At DyCast Specialties, we are an industry leading supplier of high-quality aluminum and zinc die castings. Our full service capabilities enable us to serve as a single source for all die casting project needs, from initial design to casting to precision machining to finishing and assembly. All of our castings are custom formed, trimmed, machined, and finished to the customer’s exact specifications and standards, ensuring they perform as intended in the application environment.

Below, we provide an overview of the die casting process, including what it entails, the types of casting methods available, key advantages over other manufacturing methods, common materials used in die casting operations, and typical applications of die cast parts and products.


What Is Die Casting?

Die casting is a metal forming process that involves heating, melting, and pressurizing the metal, injecting the molten metal under high pressure into a custom made die, and allowing it to cool and harden into the desired shape.

While the steps in a die casting process may vary slightly from project to project depending on the part and production specifications, they generally include the following:

1. Creating a custom die for the specific part or product
2. Heating and melting the die casting alloy
3. Closing the two die halves together using the machine locking force
4. Injecting the molten metal into the die cavity
5. Allowing the metal to cool and solidify
6. Ejecting the cast part from the die

Types of Die Casting

There are two primary methods of die casting: cold chamber die casting and hot chamber die casting.

The main difference between them is where the die casting alloy is heated.

Cold Chamber

In cold chamber die casting, the casting metal is heated and melted in an external furnace. The molten material is then manually or automatically transferred to the injection system, which, in turn, transfers the metal to the casting die. The advantage of this method over hot chamber die casting is its ability to accommodate a broader range of metals. Some metals have higher melting points than are practically achieved with integrated hot chambers. The external furnace component in cold chamber die casting equipment easily reaches the temperatures necessary for these metal. However, the additional step of moving the molten metal from the furnace to the injection system increases the overall production time and, consequently, the production costs.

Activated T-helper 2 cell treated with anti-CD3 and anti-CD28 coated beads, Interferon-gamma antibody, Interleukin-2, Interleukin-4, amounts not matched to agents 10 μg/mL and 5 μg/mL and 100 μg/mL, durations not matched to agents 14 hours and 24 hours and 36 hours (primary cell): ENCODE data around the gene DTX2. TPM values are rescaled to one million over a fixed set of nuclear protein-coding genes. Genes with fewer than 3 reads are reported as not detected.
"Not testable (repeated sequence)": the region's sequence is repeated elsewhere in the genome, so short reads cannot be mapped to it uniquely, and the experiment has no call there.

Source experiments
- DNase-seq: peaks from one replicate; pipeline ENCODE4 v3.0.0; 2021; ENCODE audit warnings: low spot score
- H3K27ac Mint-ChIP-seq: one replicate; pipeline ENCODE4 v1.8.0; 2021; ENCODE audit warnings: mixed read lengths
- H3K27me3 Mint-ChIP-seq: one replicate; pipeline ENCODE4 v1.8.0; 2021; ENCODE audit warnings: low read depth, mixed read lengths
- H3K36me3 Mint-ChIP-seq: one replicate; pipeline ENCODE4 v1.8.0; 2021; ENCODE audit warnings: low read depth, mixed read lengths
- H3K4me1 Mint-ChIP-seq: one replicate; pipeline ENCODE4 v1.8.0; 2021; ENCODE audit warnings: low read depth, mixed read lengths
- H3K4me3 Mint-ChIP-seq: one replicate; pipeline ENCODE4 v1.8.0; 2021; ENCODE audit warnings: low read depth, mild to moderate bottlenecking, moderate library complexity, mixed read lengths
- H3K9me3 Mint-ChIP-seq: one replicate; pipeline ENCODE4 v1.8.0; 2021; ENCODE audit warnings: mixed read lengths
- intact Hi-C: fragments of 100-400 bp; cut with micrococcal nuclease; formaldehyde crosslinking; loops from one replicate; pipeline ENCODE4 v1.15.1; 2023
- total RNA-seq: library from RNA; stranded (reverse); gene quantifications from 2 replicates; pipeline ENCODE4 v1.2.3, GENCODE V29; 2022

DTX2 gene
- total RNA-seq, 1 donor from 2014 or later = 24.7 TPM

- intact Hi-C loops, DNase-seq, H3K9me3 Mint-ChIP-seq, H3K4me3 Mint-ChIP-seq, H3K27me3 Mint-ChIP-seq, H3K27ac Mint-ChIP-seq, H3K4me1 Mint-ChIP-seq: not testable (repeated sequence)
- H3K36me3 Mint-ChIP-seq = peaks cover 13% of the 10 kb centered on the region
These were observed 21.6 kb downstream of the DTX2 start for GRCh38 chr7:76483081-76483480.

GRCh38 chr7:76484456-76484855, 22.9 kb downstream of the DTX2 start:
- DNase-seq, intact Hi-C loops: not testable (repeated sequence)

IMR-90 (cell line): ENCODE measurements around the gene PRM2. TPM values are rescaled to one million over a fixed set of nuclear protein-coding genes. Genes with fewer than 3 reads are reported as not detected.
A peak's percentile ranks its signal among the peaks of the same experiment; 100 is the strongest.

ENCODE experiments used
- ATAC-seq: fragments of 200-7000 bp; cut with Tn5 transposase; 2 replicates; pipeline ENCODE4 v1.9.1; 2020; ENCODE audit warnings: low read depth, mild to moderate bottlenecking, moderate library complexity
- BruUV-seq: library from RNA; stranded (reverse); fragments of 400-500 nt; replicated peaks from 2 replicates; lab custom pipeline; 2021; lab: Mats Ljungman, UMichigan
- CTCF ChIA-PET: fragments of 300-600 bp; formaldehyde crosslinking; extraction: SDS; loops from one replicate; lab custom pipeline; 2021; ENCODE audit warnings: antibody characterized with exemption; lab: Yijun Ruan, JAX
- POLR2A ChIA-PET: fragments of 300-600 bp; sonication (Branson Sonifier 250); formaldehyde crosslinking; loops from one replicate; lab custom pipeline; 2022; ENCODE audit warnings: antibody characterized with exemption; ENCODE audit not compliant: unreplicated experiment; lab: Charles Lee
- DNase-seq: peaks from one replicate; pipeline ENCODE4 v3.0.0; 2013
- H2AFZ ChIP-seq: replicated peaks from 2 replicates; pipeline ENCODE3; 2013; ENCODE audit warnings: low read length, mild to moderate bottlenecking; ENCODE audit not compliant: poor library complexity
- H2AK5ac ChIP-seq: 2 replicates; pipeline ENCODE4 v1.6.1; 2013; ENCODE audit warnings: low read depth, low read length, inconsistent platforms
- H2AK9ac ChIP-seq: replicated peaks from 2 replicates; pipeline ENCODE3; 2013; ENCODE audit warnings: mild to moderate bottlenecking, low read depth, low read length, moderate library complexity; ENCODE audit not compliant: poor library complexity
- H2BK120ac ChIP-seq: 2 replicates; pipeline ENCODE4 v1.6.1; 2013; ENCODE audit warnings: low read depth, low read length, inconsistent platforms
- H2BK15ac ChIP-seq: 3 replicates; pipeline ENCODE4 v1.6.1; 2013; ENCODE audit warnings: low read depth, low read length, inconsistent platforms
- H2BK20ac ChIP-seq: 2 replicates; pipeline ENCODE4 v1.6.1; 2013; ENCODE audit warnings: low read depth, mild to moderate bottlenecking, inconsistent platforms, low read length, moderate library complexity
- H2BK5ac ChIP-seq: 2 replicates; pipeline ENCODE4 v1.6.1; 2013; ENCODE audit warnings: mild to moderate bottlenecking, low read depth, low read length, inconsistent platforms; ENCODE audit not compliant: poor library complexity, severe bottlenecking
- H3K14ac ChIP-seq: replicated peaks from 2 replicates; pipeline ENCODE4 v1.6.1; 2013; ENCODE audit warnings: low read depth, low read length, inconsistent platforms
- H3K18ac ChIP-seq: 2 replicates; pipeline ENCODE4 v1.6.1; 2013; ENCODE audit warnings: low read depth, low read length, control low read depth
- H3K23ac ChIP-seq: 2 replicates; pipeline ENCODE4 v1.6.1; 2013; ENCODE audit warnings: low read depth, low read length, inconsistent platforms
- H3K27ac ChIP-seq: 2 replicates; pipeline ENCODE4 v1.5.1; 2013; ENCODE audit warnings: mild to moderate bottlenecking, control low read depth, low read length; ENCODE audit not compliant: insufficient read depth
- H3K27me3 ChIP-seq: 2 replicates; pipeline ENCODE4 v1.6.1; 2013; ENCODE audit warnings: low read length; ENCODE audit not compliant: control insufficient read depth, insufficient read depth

Hot Chamber

In hot chamber die casting, the casting metal is heated and melted in a furnace integrated with the injection system. The chamber of the injection system is immersed in the molten metal, enabling it to draw and inject material into the cavity quickly and easily. As this method does not require the transference of molten metal between the furnace and injection system, it is faster than the cold chamber die casting process. However, since the hot chamber integrated furnace cannot achieve temperatures as high as the cold chamber external furnace, it is best suited for casting metals with lower melting temperatures, such as zinc.

Common Die Casting Alloys

The die casting process accommodates a wide range of materials, each of which offers unique characteristics that make it suitable for different cast parts and products. At DyCast Specialties, we utilize aluminum and zinc in our casting operations. Both of these metals and their alloys exhibit physical, mechanical, thermal, and chemical properties that make them ideal for use in castings.

  • Aluminum
    Aluminum Die Casting

    Aluminum is a strong but lightweight material that exhibits excellent thermal resistance and corrosion resistance, great thermal and electrical conductivity, and good finishing properties. However, as it is susceptible to cracking and shrinking in high temperatures, it is typically alloyed with copper or silicon to increase its hardness and fluidity. These characteristics, among others, make it an ideal material for die casting operations. Manufacturers can use it to produce stronger and lighter components that withstand use in demanding conditions (e.g., exposure to high operating temperatures or corrosive compounds). They can also use it to produce components with complex shapes and thin walls as it has exceptional dimensional stability.

    The DyCast Specialties team works with the following aluminum alloys:

    • 380
    • 383
    • 413
    Aluminum Die Casting
  • Zinc
    Zinc Die Casting

    Zinc is a strong and hard material that demonstrates excellent corrosion resistance and electrical conductivity, great thermal conductivity and dimensional stability, and good thin wall and cold forming ability. These qualities, among others, makes it ideal for use in die casting operations. Manufacturers can use it to produce complex net-shape components with strong and sturdy thin walls.

    The DyCast Specialties team works with the following zinc alloys:

    • Zamak #3
    • Zamak #5
    • Zamak #7
    Zinc Die Casting
  • Zinc-Aluminum
    Zinc and Aluminum Die Cast-Parts

    Zinc-aluminum alloys combine the properties of zinc and aluminum, resulting in materials that are lightweight along with excellent strength, hardness, and bearing properties. The mechanical properties vary slightly from alloy to alloy depending on the exact composition.

    The DyCast Specialties team works with the following zinc-aluminum alloys:

    • ZA-8
    • ZA-27
    Zinc and Aluminum Die Cast-Parts